We boarded our kayak and after five minutes of practice in the small bay, calibrating our strokes through the water, we felt ready to hit the river. As if to mark our small success, fireworks went off in the background. Our fellow adventurers watched with awe until everyone was in the water and felt comfortable enough proceed.

The Daugava river (also referred to as the “river of fate”) is 635 miles long and was an important trading route for furs in medieval times. Our roughly three hour tour started with us paddling north on the river. And while I was terrified by kayaking in the dark on what seemed like a rather large body of water, I enjoyed the serenity of watching the world go by as we quietly sailed on the water.

Top activities in Riga Latvia

A few kilometers on the water found as at the entrance to the city’s canals. You probably remember that it was only a few days prior that we feasted on a certain rodent in Estonia. Imagine my surprise when we rounded a corner on the canal and spotted a large beaver on our starboard side. It was much bigger than I expected it to be and didn’t seem to mind us too much. He would pop up around our kayak before disappearing into the water. We ended up spotting at least four more as we paddled along the quiet banks of the canal.

Exploring the canals at night offer unique views that you won’t get in the daylight. It’s much more quiet with less distraction. It allows you to take in more of the city and really appreciate its beauty.

Top things to do in Riga Latvia

The bridges we came across were lit in a multitude of colors (although I somehow only captured them while blue), making our trip picturesque and not as creepy as I initially thought it would be. My favorite parts of the canal were being able to see the iconic sights of Riga from a new perspective. The old zeppelin hangars that make up the city’s Central Market were eerily quiet; such a stark contrast from our walk through just hours before.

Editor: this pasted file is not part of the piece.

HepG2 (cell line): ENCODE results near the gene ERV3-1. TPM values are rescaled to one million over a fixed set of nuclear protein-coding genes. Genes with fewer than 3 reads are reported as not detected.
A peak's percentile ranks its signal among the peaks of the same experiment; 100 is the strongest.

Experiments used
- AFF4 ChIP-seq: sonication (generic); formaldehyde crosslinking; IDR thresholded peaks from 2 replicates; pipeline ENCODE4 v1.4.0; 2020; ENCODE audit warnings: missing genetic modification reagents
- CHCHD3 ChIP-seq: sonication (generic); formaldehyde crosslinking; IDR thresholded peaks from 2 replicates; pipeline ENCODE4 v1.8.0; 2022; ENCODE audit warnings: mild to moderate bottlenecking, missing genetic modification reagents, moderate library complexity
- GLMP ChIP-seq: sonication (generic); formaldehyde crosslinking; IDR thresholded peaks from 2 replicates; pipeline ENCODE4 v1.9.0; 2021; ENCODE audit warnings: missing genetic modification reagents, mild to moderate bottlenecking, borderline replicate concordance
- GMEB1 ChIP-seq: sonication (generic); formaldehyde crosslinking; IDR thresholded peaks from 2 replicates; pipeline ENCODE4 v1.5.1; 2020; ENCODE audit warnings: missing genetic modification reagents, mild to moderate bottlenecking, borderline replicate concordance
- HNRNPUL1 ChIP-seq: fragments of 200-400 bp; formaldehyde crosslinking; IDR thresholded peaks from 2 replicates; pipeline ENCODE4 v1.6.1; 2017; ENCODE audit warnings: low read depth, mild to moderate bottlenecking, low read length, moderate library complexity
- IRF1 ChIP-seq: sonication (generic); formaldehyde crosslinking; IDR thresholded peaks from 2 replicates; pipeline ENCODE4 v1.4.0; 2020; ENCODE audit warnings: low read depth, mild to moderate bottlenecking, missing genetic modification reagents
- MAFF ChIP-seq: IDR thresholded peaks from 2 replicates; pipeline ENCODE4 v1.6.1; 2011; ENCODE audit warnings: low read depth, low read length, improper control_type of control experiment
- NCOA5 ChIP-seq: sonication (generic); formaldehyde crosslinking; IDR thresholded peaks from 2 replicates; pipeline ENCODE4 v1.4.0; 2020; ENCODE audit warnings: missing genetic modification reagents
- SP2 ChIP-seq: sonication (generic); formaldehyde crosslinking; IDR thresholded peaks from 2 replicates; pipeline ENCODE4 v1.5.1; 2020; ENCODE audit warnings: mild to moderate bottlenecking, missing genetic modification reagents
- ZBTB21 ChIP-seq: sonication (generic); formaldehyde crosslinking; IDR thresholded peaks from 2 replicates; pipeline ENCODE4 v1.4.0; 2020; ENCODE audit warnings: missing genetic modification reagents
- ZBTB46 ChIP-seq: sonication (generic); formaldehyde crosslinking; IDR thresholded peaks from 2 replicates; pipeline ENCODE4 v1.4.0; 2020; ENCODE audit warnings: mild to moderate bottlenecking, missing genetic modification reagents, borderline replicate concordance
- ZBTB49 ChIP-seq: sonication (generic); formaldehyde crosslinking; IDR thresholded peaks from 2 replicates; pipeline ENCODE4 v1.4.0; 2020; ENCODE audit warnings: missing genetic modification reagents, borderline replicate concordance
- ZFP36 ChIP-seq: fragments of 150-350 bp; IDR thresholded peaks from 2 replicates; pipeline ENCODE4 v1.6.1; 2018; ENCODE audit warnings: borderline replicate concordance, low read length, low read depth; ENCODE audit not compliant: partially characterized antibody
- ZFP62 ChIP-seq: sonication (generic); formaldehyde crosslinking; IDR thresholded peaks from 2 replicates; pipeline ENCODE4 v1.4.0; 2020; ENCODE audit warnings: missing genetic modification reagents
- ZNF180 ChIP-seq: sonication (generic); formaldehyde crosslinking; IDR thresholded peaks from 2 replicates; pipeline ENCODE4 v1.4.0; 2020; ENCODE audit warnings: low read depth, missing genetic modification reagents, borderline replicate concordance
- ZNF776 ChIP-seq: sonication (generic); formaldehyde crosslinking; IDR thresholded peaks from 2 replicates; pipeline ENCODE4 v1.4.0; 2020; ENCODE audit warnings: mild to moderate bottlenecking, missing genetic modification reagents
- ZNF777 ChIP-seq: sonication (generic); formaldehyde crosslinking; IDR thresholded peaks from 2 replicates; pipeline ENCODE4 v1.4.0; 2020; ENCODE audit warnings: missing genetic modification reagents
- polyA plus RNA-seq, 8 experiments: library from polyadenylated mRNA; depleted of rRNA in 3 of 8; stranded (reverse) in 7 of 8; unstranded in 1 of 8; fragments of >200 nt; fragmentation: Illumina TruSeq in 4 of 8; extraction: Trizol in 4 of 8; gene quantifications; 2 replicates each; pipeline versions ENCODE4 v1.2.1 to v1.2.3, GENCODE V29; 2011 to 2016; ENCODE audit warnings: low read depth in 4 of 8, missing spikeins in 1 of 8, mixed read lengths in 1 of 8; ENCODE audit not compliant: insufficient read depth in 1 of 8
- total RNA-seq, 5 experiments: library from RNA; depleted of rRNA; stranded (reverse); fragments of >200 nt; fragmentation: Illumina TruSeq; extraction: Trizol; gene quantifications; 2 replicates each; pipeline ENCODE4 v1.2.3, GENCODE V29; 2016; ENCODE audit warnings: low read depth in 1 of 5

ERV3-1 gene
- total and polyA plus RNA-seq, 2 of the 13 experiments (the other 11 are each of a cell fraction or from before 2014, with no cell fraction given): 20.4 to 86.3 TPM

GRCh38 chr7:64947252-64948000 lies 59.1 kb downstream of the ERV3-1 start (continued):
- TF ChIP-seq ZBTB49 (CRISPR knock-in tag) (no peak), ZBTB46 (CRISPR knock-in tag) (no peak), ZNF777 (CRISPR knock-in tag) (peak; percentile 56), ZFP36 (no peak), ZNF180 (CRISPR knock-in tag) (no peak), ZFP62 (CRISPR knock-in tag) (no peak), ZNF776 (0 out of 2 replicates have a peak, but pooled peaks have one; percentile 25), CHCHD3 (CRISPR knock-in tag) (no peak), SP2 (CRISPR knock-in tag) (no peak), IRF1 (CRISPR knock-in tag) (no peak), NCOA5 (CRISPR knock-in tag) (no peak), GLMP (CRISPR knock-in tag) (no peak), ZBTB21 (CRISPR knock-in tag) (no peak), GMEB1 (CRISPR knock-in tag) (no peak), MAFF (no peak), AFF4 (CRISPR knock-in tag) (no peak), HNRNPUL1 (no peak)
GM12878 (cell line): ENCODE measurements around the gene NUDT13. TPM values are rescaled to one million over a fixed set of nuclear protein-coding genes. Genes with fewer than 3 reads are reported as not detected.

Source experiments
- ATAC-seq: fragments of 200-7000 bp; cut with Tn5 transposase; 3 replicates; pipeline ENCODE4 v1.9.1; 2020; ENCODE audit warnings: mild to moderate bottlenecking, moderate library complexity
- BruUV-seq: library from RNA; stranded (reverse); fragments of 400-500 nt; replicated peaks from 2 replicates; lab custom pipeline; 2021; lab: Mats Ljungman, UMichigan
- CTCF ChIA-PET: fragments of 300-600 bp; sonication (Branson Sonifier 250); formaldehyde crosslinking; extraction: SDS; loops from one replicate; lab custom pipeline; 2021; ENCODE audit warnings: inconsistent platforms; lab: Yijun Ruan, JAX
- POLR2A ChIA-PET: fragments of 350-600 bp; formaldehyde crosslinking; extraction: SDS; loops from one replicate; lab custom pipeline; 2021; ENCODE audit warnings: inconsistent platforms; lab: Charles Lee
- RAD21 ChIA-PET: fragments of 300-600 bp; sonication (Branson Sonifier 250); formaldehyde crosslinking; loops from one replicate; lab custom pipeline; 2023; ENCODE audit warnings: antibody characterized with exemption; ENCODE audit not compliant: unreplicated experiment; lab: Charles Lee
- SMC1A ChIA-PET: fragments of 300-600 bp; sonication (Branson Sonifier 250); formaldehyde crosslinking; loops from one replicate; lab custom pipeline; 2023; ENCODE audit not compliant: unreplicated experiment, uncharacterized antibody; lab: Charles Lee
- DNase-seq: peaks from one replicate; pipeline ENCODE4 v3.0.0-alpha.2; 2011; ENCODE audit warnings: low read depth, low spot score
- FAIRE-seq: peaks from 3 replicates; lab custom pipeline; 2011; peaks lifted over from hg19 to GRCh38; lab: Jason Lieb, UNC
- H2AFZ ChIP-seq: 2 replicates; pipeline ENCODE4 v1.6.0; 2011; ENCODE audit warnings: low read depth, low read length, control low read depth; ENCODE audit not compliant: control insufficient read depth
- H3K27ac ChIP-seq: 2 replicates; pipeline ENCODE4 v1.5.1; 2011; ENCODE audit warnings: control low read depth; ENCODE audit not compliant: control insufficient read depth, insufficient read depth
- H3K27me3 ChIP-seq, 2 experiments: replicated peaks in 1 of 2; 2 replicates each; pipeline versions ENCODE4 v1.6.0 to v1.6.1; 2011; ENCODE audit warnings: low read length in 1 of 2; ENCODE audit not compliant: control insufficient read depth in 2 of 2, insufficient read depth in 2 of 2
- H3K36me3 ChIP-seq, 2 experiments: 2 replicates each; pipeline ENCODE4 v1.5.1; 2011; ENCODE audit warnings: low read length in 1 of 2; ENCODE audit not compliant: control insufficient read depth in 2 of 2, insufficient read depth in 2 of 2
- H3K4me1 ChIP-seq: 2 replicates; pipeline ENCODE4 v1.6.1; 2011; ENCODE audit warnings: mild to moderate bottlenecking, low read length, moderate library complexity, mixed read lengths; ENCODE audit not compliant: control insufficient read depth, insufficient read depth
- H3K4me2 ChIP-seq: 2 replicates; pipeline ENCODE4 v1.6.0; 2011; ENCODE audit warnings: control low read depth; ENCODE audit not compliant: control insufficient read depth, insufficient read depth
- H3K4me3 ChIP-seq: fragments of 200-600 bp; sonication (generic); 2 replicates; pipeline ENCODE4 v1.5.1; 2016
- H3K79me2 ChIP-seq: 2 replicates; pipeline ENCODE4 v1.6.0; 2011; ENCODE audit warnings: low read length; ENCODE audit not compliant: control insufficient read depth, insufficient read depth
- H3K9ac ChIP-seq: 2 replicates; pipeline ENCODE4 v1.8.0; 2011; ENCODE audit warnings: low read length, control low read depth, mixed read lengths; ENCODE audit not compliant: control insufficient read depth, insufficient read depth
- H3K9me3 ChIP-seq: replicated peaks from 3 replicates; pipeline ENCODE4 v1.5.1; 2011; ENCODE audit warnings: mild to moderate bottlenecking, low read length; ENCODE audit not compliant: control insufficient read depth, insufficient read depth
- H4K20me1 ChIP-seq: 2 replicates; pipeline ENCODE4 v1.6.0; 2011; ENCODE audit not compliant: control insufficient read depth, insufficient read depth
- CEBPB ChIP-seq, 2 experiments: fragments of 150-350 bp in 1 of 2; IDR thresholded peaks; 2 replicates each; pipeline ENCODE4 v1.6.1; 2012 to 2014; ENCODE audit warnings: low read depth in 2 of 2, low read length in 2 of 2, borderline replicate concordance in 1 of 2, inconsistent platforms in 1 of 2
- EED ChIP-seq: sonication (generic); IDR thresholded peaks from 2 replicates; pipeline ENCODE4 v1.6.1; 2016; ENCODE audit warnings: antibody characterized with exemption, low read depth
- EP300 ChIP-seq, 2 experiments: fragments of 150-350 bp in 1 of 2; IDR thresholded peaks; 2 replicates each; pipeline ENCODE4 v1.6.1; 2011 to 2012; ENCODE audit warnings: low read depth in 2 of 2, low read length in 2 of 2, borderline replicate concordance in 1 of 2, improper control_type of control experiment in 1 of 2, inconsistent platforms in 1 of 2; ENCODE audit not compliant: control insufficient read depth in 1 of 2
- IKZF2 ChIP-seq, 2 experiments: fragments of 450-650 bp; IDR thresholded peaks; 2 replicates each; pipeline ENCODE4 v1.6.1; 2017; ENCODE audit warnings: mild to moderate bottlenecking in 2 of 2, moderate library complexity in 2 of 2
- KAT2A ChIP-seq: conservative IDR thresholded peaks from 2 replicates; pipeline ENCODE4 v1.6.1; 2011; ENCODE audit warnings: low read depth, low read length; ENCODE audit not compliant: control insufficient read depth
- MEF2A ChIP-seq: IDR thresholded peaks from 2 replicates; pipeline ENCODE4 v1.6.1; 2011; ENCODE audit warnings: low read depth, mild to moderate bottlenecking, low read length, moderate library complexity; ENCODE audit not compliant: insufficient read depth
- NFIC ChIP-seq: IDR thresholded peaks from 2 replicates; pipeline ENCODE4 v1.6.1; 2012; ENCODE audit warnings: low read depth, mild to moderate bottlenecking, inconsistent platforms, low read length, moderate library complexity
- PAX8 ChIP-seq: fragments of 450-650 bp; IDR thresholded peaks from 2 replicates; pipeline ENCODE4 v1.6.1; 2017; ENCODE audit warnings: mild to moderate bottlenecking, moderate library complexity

Best things to do in Riga

The night ended with a challenge. To see who could reach a finish line beacon first. Of course, being in the same kayak as one of the most competitive people on the planet, we immediately set off through the water.

Unbeknownest to me, my skills (or lack thereof) resulted in Chris sporting sopping pants for the remainder of the night. But the good news? We definitely won.

Best things to do in Riga Latvia


Know before you go:

Dress accordingly. Even though it was May when we were in Riga, the weather was still temperamental and dipped at night. We would recommend bringing gloves and a hat to help keep you warm. If you’re planning on going in the colder months, be sure to wear multiple layers.

You don’t have to worry about finding the launching dock. Pick up and drop off is provided by your outfitter and JayWay Travel will be happy to book these activities for you.

No previous experience is required. Our guide was great about setting the pace for our entire group of novices.

Bring a waterproof camera to capture your memories. If you don’t have a waterproof camera, consider buying a dry sack that you can take along with you. That way you’ll be able to keep your valuables safe from the water. I happened to have a ziplock back on me that I used to store my phone.

Would you try night kayaking? What are other activities that you’ve done at night? We’d love to hear your stories in the comment section below. 

Night kayaking in Riga

This unique activity was sponsored by JayWay Travel as part of our tour through the Baltics. As always, thoughts and opinions remain our own.